News & Reviews News Wire Union Pacific announces management layoffs in bid to speed decision making

Union Pacific announces management layoffs in bid to speed decision making

By Bill Stephens | November 1, 2023

The cutback represents less than 5% of UP’s management workforce, the railroad says

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An eastbound Union Pacific soda ash unit train climbs Sherman Hill in Wyoming in June 2018. Bill Stephens

OMAHA, Neb. — A round of layoffs are under way today at Union Pacific headquarters as new CEO Jim Vena aims to streamline management and speed up decision making at the sprawling railroad.

“Union Pacific is changing its culture and announced organizational changes to reduce layers, expand spans of control and focus on empowering employees on the front lines to drive decision-making,” spokeswoman Kristen South says. “These changes included some reductions, which represent less than 5% of the total management workforce. All employees whose roles were impacted were given the opportunity to apply for hard-to-hire craft professional roles in other parts of the railroad.”

UP was unable to provide a precise number of layoffs because some people whose jobs are being eliminated will be assigned to special projects that may last several months, while others may move back to union jobs.

On UP’s third-quarter earnings call Oct. 19, Vena emphasized the need to reduce bureaucracy. “We need to make decisions quicker, we need to react quicker, we need to quit having so many layers that slow down the decision making,” Vena said.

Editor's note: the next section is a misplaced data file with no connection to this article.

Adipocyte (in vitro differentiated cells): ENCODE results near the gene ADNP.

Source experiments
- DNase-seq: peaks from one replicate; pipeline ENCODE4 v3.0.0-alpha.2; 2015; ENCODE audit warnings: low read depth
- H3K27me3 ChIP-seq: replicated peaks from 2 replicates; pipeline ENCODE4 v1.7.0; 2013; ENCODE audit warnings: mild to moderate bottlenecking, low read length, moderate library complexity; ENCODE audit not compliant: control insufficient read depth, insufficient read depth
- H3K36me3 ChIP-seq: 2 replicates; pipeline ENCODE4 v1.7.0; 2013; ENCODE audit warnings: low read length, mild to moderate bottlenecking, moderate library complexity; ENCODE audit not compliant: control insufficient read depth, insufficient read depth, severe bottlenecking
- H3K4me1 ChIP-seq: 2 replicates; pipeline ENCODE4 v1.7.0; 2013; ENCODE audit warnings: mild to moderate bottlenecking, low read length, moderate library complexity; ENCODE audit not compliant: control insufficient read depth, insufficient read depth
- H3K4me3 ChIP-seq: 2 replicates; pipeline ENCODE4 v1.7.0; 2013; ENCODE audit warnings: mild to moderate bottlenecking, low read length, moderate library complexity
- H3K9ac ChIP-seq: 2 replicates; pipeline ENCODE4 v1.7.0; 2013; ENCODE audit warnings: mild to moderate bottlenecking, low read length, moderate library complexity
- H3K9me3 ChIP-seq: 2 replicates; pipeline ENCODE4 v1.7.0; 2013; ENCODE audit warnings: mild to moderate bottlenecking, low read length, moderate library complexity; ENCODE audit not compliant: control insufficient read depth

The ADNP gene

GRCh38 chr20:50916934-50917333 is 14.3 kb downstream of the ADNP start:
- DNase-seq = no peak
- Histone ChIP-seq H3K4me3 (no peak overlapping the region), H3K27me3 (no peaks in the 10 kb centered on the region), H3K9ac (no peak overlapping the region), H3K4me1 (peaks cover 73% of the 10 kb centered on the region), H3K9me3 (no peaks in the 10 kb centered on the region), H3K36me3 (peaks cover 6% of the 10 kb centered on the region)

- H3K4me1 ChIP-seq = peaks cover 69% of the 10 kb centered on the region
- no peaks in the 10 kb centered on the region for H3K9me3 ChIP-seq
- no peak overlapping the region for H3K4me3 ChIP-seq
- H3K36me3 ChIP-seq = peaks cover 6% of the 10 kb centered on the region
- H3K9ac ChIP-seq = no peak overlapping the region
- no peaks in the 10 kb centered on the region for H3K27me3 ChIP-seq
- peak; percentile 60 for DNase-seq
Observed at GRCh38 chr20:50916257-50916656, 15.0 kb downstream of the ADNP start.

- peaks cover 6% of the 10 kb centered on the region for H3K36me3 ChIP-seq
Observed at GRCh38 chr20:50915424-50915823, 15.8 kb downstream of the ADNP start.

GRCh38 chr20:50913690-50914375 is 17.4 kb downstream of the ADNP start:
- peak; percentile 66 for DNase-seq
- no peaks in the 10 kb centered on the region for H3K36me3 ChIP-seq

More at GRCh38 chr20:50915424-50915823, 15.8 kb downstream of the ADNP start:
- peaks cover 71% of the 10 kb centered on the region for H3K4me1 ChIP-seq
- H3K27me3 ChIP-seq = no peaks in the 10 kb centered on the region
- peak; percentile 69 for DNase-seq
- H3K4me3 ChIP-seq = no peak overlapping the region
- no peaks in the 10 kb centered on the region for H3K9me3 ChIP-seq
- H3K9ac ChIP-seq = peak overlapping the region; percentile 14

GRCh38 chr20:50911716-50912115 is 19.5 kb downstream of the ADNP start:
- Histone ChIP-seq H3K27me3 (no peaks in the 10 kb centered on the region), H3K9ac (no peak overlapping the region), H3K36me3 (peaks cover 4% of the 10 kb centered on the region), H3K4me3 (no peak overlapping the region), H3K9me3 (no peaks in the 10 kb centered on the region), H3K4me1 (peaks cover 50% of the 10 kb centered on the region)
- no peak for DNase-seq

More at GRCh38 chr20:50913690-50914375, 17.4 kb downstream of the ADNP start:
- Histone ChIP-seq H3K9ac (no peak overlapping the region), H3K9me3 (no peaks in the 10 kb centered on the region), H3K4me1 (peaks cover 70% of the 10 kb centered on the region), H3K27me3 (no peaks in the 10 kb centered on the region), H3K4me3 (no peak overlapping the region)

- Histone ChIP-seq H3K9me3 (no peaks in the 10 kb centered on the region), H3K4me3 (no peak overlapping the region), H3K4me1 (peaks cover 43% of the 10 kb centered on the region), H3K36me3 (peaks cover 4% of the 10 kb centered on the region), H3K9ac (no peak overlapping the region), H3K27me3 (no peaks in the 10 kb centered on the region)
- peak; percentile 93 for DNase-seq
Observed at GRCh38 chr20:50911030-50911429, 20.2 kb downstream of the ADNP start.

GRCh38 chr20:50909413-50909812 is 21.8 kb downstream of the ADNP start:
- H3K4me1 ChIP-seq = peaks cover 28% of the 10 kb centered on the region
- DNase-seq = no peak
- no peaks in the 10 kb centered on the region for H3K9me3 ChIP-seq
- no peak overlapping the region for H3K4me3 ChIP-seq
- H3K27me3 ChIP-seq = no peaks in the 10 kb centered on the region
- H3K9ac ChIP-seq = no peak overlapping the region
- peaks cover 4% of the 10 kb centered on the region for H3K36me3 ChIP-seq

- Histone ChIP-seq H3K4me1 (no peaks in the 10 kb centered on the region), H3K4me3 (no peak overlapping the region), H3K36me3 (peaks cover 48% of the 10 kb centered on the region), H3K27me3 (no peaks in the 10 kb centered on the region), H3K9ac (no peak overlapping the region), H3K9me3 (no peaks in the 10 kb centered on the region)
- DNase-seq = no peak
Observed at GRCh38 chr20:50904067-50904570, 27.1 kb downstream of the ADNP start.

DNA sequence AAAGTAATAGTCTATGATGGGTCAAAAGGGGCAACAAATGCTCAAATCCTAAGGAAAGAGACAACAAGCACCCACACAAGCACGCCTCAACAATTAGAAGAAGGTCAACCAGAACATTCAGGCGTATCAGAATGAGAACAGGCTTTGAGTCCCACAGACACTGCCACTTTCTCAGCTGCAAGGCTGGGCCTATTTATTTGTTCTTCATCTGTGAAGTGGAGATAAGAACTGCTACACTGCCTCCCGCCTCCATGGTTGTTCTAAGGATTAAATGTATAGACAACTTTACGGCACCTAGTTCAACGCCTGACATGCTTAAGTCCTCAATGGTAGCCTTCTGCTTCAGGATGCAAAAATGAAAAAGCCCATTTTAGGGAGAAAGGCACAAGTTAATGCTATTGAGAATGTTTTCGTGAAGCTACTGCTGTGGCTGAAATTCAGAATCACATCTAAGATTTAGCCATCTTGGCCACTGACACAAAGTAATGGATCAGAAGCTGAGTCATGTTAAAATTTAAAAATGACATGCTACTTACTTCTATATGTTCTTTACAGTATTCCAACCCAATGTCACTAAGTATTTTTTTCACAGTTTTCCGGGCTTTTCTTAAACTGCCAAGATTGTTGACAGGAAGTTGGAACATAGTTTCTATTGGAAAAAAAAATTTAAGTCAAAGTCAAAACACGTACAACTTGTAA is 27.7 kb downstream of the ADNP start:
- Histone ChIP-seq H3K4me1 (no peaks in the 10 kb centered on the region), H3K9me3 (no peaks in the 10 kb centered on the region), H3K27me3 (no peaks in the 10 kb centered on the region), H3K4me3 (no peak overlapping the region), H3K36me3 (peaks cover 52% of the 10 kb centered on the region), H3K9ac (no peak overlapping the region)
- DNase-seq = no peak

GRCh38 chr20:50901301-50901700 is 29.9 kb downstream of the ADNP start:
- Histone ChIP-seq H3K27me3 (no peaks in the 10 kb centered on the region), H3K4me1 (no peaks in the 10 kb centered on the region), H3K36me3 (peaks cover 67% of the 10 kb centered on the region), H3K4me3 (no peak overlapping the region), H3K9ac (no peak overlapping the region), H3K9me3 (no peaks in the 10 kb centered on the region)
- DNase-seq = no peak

Union Pacific CEO Jim Vena. UP

Vena, who served as chief operating officer in 2019 and 2020, returned as CEO on Aug. 14. “Last time I came with one goal: I came to work to drive operational efficiency. I didn’t look at the rest of the company very much, and the rest of the company needs to be looked at. And that’s what we’re doing now,” he said on the earnings call.

“You can’t have nine levels from CEO to the people who actually do the work and expect that the message is clear, decisions are made clear … I want to drive it so we have way less layers. And that means with less layers the people out in the field are empowered to make the right decisions.”

Vena also said on that call that he had spoken with a Wyoming soda ash producer that is expanding production and wanted assurances that UP would be able to provide capacity as part of the build out.

“It was taking us over a year to give them a decision on whether we could do that. We need to change that,” Vena said. “We were able to make the decision in four days. I got it: We can’t make decisions in four days all the time, but we sure can make them in a few weeks instead of months. That’s real important. That’s a change in the way we want to do business.”

During a May speech at the North American Rail Shippers conference, Surface Transportation Board Chairman Martin J. Oberman was critical of UP’s sluggish response to soda ash customers that aim to increase production by as much as 65% over the next five years.